Transport for London (TfL) has said it needs an average of £1.6 billon per annum capital funding between 2023/24 and 2029/30 in order to decarbonise.
In its Financial Sustainability Plan, which focuses on a green recovery, it sets out how it can achieve financial sustainability after fare income was “decimated” by the Covid-19 pandemic.
It outlines several scenarios with the preferred option being to decarbonise by 2030 which, it suggests, will require £1.6bn capital funding.
This is in addition to £500 million being generated either from retaining London’s VED or from introducing a Greater London Boundary Charge.
The Mayor of London Sadiq Khan’s preference is to retain London’s share of VED. Londoners currently pay around £500m of VED annually, “almost all of which is used to fund roads outside of London”, TfL says.
Fare rises from March
The Financial Sustainability Plan comes as TfL announces increases in its fares, which will be introduced on March 1 this year.
As part of TfL’s funding deal with Government in October 2020, the Mayor was required to increase fares under his control in order to deliver an overall fares rise of 2.6% (RPI+1).
From March, a single bus and tram fare will increase by 5p to £1.55, and the daily cap will increase by 15p to £4.65, the same price as three single journeys.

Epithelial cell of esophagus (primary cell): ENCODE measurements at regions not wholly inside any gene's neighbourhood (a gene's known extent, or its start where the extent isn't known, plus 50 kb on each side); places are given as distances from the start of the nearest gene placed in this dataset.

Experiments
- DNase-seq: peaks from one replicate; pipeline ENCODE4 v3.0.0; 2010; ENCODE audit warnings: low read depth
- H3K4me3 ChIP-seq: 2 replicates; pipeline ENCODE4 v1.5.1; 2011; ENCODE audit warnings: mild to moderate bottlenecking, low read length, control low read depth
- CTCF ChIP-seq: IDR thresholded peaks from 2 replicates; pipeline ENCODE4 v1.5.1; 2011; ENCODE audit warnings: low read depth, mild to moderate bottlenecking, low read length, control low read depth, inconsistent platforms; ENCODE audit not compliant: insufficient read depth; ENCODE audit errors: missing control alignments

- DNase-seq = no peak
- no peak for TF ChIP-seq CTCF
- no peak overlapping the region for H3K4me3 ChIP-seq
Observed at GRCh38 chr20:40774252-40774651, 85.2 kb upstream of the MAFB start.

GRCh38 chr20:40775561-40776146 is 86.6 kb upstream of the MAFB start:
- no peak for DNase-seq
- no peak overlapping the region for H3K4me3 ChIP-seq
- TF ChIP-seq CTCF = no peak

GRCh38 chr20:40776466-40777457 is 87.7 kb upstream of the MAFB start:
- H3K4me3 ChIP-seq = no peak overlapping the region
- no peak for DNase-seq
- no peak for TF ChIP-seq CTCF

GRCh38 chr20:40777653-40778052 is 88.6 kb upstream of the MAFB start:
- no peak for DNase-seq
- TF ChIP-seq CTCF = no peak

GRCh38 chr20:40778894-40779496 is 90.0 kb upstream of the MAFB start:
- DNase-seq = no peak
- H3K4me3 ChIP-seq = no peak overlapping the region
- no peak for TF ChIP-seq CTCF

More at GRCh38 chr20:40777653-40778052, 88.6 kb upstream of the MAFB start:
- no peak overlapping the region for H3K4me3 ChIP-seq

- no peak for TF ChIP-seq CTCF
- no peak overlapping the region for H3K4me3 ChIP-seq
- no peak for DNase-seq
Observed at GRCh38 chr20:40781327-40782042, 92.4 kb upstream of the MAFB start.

However, passengers will continue to benefit from the ‘Hopper’ fare - unlimited bus and tram travel within an hour for the price of a single fare
Some fares have been frozen, including some single pay as you go Tube, DLR, London Overground and TfL rail fares.
This will “help to encourage people back into central London, when the time is right, and aid the capital’s recovery”, while ensuring “the post-pandemic recovery is not car-led”, the Mayor’s office said.
Hire fees for the Santander Cycle scheme are set to remain the same - with 24 hours access for unlimited journeys of up to 30 minutes available for £2.
All current concessions, including free travel for young people under the age of 18, will remain in place
Khan said: “Londoners know that I have done everything possible to make public transport more affordable since I became Mayor - including introducing the unlimited Hopper bus fare and freezing all TfL fares since taking office - saving the average London household over £200.
“Unfortunately this year Ministers insisted on a RPI+1 per cent fares increase in order for TfL to get the emergency Government support needed as a consequence of the global pandemic.
“Public transport should be affordable to all, so I am pleased that I was able to fight off even worse Government proposals to scrap free travel for under 18’s and concessions for over 60’s as well as bigger fares increase.”
Shashi Verma, director of strategy at TfL said: “This fares package aims to help support the wider economic recovery of the city throughout 2021. Through daily and weekly capping, as well as the Hopper fare, passengers can continue to get the best value fare by using pay as you go with contactless and Oyster."